About Eiler Communications &Ann Arbor, Michigan PR Firm &Blogroll &Social Media 02 Jun 2010 09:56 am

Facebook Privacy: Do We Have the Right to Complain?

Using Facebook used to be so simple. I would log in, check my news feed, write on my friends’ walls and post photos without worrying about everyone knowing where I lived, what my interests were and how I felt at that very moment.

Facebook’s new privacy policy is unnervingly complicated. What’s different? A multitude of your interests and basic information is now public by default- including where you live and causes you support. In fact, anything that you like is linked to a public profile page. Do you like McDonald’s? The world knows you do. Do you like long walks on the beach? Hamsters? Jelly beans? Everybody knows, including your boss.

Another issue: your status updates and wall post aren’t just for your friends’ eyes. If you post something that says, “I hate the police!” your post will show up on a specific Facebook page for police. We’ve got to be more careful than ever. The problem is that we’re so used to be able to share our information; it’s hard to start putting it on lockdown.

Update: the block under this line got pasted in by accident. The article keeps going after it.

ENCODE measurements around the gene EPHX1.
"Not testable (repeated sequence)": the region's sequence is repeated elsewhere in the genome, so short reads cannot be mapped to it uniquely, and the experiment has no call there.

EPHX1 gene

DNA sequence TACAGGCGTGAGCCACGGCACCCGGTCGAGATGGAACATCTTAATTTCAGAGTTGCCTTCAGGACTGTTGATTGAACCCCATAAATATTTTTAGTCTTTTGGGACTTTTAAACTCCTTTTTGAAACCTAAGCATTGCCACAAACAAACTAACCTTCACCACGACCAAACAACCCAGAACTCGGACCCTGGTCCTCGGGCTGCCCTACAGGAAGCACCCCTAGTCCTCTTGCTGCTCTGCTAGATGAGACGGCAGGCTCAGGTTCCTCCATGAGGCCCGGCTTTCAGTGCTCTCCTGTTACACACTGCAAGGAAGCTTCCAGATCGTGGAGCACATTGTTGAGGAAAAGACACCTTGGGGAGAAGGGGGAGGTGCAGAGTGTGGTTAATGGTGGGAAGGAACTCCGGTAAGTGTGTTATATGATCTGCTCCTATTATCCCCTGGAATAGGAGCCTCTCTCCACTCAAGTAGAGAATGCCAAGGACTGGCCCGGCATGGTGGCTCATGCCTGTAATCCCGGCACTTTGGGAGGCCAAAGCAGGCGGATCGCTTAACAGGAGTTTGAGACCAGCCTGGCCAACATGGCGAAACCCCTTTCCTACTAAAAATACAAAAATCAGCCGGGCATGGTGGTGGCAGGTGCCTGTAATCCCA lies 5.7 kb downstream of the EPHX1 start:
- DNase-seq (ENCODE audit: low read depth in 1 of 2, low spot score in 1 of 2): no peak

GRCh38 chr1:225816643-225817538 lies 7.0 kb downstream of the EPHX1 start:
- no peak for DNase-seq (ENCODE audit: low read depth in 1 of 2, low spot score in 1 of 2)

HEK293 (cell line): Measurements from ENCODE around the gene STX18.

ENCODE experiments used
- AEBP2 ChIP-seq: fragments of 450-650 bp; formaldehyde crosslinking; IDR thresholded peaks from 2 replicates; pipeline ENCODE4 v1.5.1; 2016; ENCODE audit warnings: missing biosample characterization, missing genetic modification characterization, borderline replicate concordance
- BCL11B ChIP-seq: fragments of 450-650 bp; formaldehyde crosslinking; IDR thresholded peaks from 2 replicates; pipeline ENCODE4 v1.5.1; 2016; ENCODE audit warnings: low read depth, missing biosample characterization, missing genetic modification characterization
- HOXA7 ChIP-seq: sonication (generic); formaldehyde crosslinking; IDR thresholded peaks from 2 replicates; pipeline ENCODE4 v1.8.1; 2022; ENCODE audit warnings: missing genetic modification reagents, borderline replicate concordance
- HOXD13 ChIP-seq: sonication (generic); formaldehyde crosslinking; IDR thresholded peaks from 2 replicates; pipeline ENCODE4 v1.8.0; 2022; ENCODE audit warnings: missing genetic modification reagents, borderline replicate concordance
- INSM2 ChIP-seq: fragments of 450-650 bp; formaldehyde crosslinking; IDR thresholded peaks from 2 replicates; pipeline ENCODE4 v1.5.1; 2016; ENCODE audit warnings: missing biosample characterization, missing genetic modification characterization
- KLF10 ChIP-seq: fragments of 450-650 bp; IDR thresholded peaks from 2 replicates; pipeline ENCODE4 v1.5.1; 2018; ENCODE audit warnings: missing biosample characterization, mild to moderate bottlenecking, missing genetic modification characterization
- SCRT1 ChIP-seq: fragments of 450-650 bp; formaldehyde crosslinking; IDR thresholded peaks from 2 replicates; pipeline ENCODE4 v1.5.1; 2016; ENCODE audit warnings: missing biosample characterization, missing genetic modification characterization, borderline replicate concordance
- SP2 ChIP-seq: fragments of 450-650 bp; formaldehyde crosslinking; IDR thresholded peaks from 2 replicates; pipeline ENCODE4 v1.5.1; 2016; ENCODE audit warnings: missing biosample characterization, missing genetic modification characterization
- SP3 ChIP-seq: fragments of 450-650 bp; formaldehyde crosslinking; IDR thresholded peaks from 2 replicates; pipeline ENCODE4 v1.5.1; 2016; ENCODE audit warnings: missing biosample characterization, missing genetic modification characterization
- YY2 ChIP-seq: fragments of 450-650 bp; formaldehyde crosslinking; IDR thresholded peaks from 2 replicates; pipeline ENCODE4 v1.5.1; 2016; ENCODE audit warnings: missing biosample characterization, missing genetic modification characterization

The new Facebook privacy policy has lead to outrage. Users even created a May 31 Web event that investigated the problems with Facebook called “Quit Facebook Day.” The event only drew in only 35,000 of Facebook’s 450 million users and provides an example to how truly difficult it is to quit Facebook.

Yet, we don’t pay for Facebook (but rumor has it we may have to start paying soon). We don’t own Facebook, either- so we have the right to complain? Has Facebook founder Mark Zuckerberg made it too hard for us to privately create content or are we making it too easy for our content and profiles to be taken advantage of?

Rachel Krasnow

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